Orka 3.0: Upgraded Resource Grouping with Kubernetes

By Ivan Spasov|

December 06, 2023

Now that Orka is Kubernetes native, resource grouping is easier than ever, and you can orchestrate your macOS VMs with Kubectl commands! 

Continue reading to explore more about resource grouping in Orka 3.0. 

Previous resource grouping challenges 

Resource grouping has come a long way from past updates. Past grouping functionality was custom-built, which made it harder to learn and even harder for our team to maintain over time.  

  1. Clusters were clunky. Only nodes could be added to a group.
  2. Users could only belong to a single group. 
  3. Users could see nodes in groups they did not belong to. 
  4. Users were only able to see VMs and VM configs that they created, making it impossible to share resources within a group. 

In addition, the provided sandboxed namespace had similar limitations. While the prior version of Orka allowed users to deploy their own Kubernetes resources inside an Orka cluster, (e.g. Users could deploy their own Jenkins controller inside the cluster.) it was not possible to isolate these Kubernetes resources from other users in that single namespace. 

Enter 3.0 

Orka 3.0 takes a completely different approach to grouping. Instead of having custom-built functionality, it leverages Kubernetes namespaces, which allows you to create custom isolated resource groups. The k8s namespaces can seamlessly handle grouping in a familiar way using Kubectl. 

Orka 3.0 allows admin users to create namespaces with two different permissions sets: 

1. Orka resource permissions – Give users within this namespace permission to manage Orka resources such as VMs, images, nodes, etc. Every Orka cluster has a default namespace with these permissions called orka-default. To create additional namespaces with this permission set, run the following command: 

Orka 3.0 resource permission command

2. Kubernetes resource permissions – Give users within this namespace permission to manage Kubernetes resources such as deployments, pods, secrets, etc. (NOTE: As of publishing, you must have at least one Intel node in your cluster for this feature to work.) To create a namespace with this permission set, run the following command:

Kubernetes resource permission command

Grouping Resources in Namespaces 

Orka 3.0 currently allows grouping nodes and VMs in namespaces. Initially all resources live in the orka-default namespace, which allows managing Orka resources.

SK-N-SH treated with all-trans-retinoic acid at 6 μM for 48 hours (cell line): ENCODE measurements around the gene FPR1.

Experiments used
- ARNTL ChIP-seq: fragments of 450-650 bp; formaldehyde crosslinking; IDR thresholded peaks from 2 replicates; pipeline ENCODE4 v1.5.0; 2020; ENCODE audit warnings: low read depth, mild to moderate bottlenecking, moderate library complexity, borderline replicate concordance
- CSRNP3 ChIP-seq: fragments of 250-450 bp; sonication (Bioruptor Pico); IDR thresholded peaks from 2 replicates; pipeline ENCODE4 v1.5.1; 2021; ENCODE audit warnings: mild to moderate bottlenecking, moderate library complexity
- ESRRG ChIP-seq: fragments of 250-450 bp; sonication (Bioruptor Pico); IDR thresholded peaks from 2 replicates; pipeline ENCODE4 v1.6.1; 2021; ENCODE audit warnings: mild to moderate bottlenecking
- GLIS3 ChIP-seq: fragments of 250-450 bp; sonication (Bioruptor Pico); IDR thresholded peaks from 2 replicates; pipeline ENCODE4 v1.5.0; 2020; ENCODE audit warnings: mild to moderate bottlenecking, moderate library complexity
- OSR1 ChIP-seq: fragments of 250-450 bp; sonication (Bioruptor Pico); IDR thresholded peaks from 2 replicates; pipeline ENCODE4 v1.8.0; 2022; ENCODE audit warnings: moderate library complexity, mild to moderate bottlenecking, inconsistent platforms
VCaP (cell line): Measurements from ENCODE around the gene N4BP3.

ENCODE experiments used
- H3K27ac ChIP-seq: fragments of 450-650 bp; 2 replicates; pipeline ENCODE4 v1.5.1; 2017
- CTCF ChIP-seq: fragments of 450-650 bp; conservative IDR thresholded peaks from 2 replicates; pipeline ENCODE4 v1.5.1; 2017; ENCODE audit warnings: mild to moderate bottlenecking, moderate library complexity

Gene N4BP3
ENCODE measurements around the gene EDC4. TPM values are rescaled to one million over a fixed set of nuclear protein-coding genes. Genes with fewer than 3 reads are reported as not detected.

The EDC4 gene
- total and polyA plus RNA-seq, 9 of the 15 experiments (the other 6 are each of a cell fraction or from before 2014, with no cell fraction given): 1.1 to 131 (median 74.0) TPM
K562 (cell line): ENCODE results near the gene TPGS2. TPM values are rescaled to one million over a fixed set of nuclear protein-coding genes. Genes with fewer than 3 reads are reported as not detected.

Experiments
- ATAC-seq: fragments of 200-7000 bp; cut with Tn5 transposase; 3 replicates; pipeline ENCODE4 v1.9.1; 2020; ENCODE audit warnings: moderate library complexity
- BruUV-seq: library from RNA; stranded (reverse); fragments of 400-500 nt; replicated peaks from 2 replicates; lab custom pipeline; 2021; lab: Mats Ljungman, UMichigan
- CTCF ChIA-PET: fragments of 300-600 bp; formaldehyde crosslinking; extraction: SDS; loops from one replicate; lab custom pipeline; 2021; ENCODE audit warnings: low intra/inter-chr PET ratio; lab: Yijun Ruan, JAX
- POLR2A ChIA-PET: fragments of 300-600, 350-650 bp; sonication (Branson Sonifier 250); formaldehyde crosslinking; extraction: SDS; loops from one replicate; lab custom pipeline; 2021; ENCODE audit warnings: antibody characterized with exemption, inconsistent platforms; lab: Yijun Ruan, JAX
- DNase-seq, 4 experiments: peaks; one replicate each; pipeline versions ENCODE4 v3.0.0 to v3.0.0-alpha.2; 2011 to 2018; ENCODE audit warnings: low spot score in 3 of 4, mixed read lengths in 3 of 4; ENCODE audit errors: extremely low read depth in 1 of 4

The orka3 CLI targets this namespace by default. To group resources in a new namespace: 

1. Create a new namespace: 

Orka 3.0 resource permission command

2. Move a node to the newly created namespace:

Move a node in namespace command

3. Deploy a VM in the newly created namespace. This deploys the VM on one of the nodes in that namespace. In this case, the node is mini-1:

Deploy a VM in namespace command

To manage resources in a specific namespace, use the --namespace flag in the orka3 CLI:

Namespace flag in Orka3 CLI

Managing Permissions

Orka 3.0 leverages Role-based Access Control (RBAC) to manage permissions. Admin users can use RoleBindings to grant users and service accounts permissions within a namespace or a cluster. 

To grant dev access to the user test@orka.com to the orka-foo namespace, run the following command: 

Dev access to test@orka.com command

To grant dev access to the service account orka-sa to the orka-foo namespace, run the following command:

Dev access to service account command

Admin users can also review who has access to a namespace and remove this access with the following commands:

Review user permissions command

Permissions Specifics 

It is important to note that: 

  1. Admin permissions can only be managed from within the MacStadium Portal. Non-admin users cannot be granted admin privileges with role bindings. 
  2. Admin users have admin privileges in all orka- namespaces. 
  3. Dev users only have access to the orka-default namespace by default. They need to be granted access to other namespaces. 
  4. Service accounts have access to the namespace in which they have been created default. For example, if you create a service account in the namespace orka-foo, you do not need to explicitly give it access to this namespace. 
  5. Users and service accounts need access to the orka-default namespace in order to deploy VMs. That’s because images live in this namespace, and users and service accounts need to be able to access them. 
  6. Users and service accounts now see all VMs in a namespace regardless of ownership. 
  7. Users and service accounts cannot see VMs or nodes in other namespaces. 
  8. At the time of publishing, Roles, and ClusterRoles are not able to be customized by admin users. 

TL;DR 

“Good fences make good neighbors.” 

Orka 3.0 brings the power and ease of Kubernetes namespaces to your Orka environment so that you can easily group and partition resources for specific uses or teams. Orchestrate your macOS VMs with Kubectl commands that your team is already familiar with to save time getting started. Just follow three simple steps: 

  1. Create a custom namespace 
  2. Add resources 
  3. Add users

Want to see what else is new in Orka 3.0? Check out our Orka 3.0 overview

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